Symbian appeals to Traveling Geeks: develop for our platform

I attended a Traveling Geeks event in London last night, a party sponsored mainly by Symbian and NESTA. I returned with a large pile of business cards from folk involved in a diverse range of initiatives. Kate Arkless Gray told me about Save our Sounds, a BBC World Service project to archive and map interesting and endangered sounds from around the world; while Sarah Blow sought to convince me that I don’t just need Twitter, I need Tweetmeme to track what is happening on the world’s most public short message service.

Digitrad wants me to sign up for, which means registering a .tel domain with its service and using it as a public home page, email address and voicemail box. It’s not clear to me what advantage it has over all the other third-parties who want to own my digital identity, except that Digitrad is smaller and therefore less threatening than Google or Facebook. I’m happy with conventional registrars.

From my perspective, Symbian managed to dominate the event with engaging images around the walls and numerous representatives to talk up its mobile platform. The Symbian story is an interesting one. Originally developed by Psion, it was spun off in 1998 into an independent company co-owned by the giants of mobile at the time: Ericsson, Nokia, Motorola and Psion itself. Nokia proceeded to acquire more and more of Symbian, achieving greater control but also – it seemed to me – reducing the chance it once had of becoming an industry standard. Other vendors became wary of depending on an operating system controlled by a competitor. Linux had greater appeal – as seen in both the Palm Pre and Google Android – while Apple did its own thing with OS X on the iPhone, and Microsoft ploughed on with Windows Mobile.

Last year Nokia responded to the pressure by announcing plans to acquire Symbian in its entirety and then to give it to a new Symbian Foundation, an open source, collaborative project along the same lines as Eclipse. Developers can sign up to get the tools for programming Symbian applications in C++, Java, Python, Ruby, Adobe Flash, C# or HTML/JavaScript. I was told that Symbian intends to be even more open than Android. It restores Symbian’s cross-industry potential though there is now more competition.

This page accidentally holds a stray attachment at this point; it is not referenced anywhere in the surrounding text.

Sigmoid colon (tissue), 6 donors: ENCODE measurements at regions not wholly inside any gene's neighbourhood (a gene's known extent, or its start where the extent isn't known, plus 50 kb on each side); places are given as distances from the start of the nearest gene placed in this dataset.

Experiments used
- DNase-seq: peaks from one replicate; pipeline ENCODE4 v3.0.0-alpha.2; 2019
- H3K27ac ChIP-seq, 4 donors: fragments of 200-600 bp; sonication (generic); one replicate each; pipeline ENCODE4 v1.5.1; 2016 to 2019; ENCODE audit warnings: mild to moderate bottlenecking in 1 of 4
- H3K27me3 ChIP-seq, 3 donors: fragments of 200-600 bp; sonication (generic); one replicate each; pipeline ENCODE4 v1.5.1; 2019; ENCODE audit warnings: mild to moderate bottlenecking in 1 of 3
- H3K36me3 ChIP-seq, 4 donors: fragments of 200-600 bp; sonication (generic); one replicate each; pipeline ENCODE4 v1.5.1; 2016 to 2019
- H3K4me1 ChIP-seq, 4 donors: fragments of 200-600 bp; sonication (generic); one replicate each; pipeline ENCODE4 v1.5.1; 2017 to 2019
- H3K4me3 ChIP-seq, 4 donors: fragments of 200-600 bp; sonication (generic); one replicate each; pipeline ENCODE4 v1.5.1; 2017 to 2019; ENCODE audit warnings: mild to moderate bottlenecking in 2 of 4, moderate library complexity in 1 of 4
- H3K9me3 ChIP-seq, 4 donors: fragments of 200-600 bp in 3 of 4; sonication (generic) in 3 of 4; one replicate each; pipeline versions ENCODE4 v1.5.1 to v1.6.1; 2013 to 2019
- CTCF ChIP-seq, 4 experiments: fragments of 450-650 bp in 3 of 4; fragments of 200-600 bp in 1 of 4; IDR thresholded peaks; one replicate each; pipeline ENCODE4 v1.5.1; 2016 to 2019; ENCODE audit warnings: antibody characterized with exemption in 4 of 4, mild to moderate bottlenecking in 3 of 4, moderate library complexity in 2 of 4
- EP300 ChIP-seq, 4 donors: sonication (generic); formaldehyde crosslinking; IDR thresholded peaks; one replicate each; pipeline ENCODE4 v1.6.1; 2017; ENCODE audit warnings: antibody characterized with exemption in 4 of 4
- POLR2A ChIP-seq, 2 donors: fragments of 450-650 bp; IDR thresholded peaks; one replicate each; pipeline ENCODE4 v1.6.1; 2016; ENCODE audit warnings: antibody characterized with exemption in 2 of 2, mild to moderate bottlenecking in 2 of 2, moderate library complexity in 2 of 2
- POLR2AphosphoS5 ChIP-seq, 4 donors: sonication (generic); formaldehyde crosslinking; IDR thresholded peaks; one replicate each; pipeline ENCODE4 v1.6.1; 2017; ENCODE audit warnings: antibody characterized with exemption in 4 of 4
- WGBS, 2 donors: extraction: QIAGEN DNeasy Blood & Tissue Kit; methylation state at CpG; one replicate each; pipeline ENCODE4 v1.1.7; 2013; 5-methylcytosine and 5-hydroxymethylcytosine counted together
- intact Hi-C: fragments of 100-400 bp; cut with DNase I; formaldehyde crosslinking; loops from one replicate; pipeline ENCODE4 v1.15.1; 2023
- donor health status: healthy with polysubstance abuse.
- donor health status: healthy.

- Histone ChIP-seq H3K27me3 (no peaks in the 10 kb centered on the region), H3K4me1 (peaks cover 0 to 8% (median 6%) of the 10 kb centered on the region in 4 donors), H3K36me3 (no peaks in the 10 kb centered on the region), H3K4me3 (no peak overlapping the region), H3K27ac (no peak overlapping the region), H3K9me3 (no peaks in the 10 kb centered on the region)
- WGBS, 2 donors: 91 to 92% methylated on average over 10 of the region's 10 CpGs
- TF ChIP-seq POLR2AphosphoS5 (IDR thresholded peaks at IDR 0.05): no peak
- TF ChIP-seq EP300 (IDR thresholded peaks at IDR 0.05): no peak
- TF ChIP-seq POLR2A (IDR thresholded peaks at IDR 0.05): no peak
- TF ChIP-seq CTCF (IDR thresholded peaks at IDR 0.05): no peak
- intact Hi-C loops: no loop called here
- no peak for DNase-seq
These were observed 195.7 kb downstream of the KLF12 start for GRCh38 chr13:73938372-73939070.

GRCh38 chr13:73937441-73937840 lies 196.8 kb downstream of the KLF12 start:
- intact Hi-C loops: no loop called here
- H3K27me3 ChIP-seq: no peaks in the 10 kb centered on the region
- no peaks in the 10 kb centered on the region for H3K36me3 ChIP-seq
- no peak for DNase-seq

Should you develop for Symbian? The Symbian Foundation is a great move, but in the App Store era I suspect deployment issues are even more critical than the quality of the OS or its development tools. Developers will go where they can find customers. Apple is reaping the rewards of controlling the entire platform and marginalizing the mobile operators.

Still, as long as Apple is content for the iPhone to be punishingly expensive, it leaves space for others. The appeal of Symbian will depend not only on its success among device manufacturers, but also on how easy it is for users to find, purchase and install applications.

There is also the matter of reliable, fast and affordable internet access, the lack of which has so far spoilt every mobile device I have owned.

One thought on “Symbian appeals to Traveling Geeks: develop for our platform”

  1. Hi Tim,

    Good to hear you met up with Digitrad. The point I guess about using a .tel as a digital identity is that it can be taken to any registrar that supports it, meaning you’re not tied in to any one supplier, unlike those other companies you mentioned. It’s not just public however; there’s a free friending service (telfriends) which enables you to encrypt your information and only share it with people you want (and we’re talking 1024-bit encryption, not just ‘hiding’ it).

    One final point. As the information is kept in the DNS and not stored in html format, it’s called incredibly quickly to any device with a browser or running the free applications that support .tel (everything from Kiax soft phones through to our own software for the iPhone, BlackBerry and Outlook). So there’s no legacy information left on web servers for those other companies to claim ownership of, so your contact information remains your own. It places a service over the DNS that can be used by anyone now to easily and quickly publish what they want to the web.

    Best regards,

    Justin Hayward

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